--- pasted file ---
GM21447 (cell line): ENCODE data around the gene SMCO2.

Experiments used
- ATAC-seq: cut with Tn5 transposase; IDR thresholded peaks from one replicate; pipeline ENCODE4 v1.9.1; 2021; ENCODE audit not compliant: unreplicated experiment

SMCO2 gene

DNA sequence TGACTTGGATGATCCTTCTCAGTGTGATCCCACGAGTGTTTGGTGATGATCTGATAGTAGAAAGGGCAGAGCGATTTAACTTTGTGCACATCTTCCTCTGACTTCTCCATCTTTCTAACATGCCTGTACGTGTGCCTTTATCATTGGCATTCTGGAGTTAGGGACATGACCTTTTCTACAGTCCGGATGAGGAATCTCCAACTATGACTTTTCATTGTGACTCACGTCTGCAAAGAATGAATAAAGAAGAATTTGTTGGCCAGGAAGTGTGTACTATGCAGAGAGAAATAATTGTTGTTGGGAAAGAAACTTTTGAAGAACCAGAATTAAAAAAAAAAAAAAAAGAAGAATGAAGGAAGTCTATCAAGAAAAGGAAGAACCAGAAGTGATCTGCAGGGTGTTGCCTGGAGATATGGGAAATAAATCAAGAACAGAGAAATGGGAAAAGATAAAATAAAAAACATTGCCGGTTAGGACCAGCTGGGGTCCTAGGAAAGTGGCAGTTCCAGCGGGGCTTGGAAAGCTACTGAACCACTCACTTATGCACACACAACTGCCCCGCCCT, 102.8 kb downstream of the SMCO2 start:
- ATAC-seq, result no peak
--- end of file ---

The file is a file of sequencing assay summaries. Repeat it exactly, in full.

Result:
GM21447 (cell line): ENCODE data around the gene SMCO2.

Experiments used
- ATAC-seq: cut with Tn5 transposase; IDR thresholded peaks from one replicate; pipeline ENCODE4 v1.9.1; 2021; ENCODE audit not compliant: unreplicated experiment

SMCO2 gene

DNA sequence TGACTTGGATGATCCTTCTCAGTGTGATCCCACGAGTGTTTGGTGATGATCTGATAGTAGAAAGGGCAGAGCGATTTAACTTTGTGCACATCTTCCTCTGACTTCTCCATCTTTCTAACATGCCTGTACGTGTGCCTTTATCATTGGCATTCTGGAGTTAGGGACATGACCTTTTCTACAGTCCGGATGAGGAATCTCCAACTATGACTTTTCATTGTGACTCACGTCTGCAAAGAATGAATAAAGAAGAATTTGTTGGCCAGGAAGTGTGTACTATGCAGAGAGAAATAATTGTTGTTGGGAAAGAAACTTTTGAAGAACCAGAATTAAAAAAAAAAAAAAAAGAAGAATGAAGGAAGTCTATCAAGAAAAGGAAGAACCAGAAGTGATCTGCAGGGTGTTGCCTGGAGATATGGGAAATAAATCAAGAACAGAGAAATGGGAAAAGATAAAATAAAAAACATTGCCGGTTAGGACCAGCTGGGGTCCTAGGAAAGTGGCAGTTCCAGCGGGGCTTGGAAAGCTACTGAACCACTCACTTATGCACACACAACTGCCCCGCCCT, 102.8 kb downstream of the SMCO2 start:
- ATAC-seq, result no peak